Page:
Terry took on ambitious projects, such as Thunderbolt Special, at Project Row Houses in Houston’s Third Ward. Friend and Row Houses founder Rick Lowe, recalled how Terry utilized all available facilities to bring recognition to the blues musician Sam Lightnin’ Hopkins: “He pulled together his Twilight Brothers to perform in the old El Dorado Ballroom where Lightnin’ Hopkins was known to perform from time to time. One motivation was to establish a historical marker for him within the neighborhood, which became one of the first historical markers dedicated to a musician in Texas.”
Valerie Cassel Oliver, the senior curator the of the Contemporary Arts Museum Houston, elaborated further, “Terry’s commitment to bring to the fore cultural icons lost to history was remarkable. He created the most extraordinary objects—reliquaries with which he often performed in an effort to reinsert these individuals back into the societal consciousness. Terry believed in the ability of art to change the world and he did so.”
Jeanne Greenberg-Rohatyn, his dealer, presented a perspective on how Terry worked, “I think the approach that Terry took to art was a unique kind of practice of very, very intense research, which allowed him to approach the making of the work intuitively.”
And then there was the other side of how Terry worked that you might not observe unless you were affiliated with Penn’s MFA Program. In the words of his collaborator and former student, Jamal Cyrus, “If you were around the Morgan building, you would always see him getting stuff. That was his research process. It was not just based in text; it was also based in objects and material.”
Testaments to Terry’s importance in fostering the growth of younger artists are abundant. Thomas Lax, a curatorial assistant at the Studio Museum in Harlem, explained how he first became aware of Terry’s significance, “As a young curator, in my own relationships with artists of my generation, many have mentioned the influence of Terry on their work.”
Although Terry won prestigious awards such as the Rome Prize and had consistently been championed by some of the best smaller museums, including his recent solo exhibition at the Tang Museum and Radical Presence organized by the Contemporary Art Museum Houston and the Studio Museum in Harlem, many of his peers felt that Terry deserved more recognition. In 2013, Terry gained representation at Studio 94, his first New York gallery in 10 years. He was also notified that he would be included in the 2014 Whitney Biennial.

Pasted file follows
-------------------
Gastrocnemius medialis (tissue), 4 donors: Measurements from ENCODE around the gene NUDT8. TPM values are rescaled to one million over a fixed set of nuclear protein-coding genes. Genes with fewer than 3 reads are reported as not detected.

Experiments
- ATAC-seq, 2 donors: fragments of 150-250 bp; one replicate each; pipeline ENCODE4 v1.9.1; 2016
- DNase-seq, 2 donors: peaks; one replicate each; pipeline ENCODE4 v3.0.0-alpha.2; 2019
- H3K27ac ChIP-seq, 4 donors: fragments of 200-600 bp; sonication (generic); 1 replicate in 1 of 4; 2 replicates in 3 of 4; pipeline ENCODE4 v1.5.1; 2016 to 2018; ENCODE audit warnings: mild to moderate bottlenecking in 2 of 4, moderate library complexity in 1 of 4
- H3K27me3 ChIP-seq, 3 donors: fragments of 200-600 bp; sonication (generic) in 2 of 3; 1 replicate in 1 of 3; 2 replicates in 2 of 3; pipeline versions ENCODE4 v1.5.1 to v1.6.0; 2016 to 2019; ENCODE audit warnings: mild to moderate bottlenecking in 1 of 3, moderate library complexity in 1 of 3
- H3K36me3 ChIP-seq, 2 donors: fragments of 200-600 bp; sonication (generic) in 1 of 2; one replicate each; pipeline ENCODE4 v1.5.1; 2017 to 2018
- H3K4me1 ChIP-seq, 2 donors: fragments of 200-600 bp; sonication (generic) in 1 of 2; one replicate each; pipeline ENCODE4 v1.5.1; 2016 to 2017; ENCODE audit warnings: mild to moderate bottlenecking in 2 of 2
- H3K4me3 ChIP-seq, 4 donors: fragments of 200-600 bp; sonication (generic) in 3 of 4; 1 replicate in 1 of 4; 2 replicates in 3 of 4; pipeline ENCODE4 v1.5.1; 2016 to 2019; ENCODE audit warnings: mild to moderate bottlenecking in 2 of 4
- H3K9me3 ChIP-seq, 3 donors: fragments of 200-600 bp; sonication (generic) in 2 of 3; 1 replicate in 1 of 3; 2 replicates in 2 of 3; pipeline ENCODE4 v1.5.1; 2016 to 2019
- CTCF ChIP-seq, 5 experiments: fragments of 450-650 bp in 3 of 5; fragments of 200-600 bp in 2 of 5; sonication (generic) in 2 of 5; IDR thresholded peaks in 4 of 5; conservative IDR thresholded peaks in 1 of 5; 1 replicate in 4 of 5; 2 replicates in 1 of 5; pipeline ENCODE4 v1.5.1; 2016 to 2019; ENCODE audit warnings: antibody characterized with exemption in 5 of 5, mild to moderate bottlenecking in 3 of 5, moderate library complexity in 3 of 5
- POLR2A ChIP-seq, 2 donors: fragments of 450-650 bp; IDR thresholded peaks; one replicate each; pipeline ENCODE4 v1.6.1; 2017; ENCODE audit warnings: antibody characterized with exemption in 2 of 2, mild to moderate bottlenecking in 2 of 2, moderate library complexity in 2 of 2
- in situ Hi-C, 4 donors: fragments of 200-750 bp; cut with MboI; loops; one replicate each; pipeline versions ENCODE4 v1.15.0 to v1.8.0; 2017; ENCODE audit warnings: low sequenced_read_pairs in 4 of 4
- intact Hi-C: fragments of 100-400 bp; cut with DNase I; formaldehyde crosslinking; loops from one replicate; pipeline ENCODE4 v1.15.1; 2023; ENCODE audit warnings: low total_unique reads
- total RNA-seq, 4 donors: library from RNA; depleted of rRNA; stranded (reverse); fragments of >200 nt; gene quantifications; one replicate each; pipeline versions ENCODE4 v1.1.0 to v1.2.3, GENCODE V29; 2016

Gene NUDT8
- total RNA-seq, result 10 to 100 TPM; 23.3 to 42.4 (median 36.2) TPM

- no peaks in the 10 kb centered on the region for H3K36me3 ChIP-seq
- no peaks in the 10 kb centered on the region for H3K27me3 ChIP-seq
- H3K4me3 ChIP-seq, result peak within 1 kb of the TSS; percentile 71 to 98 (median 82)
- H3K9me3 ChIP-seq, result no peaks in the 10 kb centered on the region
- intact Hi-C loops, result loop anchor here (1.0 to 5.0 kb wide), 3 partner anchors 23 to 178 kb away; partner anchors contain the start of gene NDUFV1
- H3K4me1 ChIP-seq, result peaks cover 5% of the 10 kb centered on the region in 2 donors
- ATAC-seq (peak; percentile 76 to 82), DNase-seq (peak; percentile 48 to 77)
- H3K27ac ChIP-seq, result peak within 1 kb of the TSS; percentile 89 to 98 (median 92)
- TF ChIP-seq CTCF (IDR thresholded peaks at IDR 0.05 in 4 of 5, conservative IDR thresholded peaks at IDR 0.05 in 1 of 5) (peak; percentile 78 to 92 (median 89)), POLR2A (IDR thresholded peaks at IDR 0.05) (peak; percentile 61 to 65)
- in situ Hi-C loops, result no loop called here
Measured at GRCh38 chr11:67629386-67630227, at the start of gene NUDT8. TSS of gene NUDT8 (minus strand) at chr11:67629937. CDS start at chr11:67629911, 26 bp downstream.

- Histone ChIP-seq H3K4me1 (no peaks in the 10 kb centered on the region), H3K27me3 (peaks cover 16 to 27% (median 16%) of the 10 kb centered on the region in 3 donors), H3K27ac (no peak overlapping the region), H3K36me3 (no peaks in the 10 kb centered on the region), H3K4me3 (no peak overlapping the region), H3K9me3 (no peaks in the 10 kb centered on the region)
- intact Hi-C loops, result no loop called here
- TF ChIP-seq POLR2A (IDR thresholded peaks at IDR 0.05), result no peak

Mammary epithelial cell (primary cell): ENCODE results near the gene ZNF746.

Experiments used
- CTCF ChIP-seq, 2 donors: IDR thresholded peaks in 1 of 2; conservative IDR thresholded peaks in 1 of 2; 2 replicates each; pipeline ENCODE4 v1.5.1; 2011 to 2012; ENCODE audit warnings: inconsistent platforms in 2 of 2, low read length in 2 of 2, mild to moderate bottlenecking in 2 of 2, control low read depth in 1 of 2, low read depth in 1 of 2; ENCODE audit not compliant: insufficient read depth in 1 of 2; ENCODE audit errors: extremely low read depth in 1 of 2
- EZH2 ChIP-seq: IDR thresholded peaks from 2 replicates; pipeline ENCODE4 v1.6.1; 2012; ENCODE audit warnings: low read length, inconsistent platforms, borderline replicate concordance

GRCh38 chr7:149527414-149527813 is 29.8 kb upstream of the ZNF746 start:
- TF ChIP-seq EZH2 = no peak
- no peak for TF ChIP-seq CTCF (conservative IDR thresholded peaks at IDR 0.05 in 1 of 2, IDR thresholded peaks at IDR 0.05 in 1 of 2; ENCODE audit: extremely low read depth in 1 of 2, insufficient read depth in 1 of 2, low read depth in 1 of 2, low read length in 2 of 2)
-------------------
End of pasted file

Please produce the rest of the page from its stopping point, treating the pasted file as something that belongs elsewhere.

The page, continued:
Artist and Whitney Biennial co-curator Michelle Grabner shared why her curatorial team thought it was important to include Terry in the Whitney Biennial, “He was one of only a few artists that we all had on our artist-lists as we began the process of developing our exhibitions. This was not a surprise. Terry was not only a compelling visual artist; he was also a consummate teacher and role model… And he also understood that, influence—one that impacts the developing ideas of emerging artists, is far more respectable than the ever-roving limelight.” Taking a break from installing, Whitney Biennial co-curator, Anthony Elms, fondly reflected upon his many conversations with Terry about music. He ended with a note of humor as he returned to the task at hand, “We deserved the difficult commentary Terry gave us. I wish he was around to give me some more trouble. I could use it right about now.”
When asked about Terry’s legacy, Charles Gaines concluded, “His loss is tremendous because of the artist that he was. Not only was he a great artist, but he was the conscience of the community—very clear and very demanding. Then there is the personal loss. There is not a day that I do not think of him."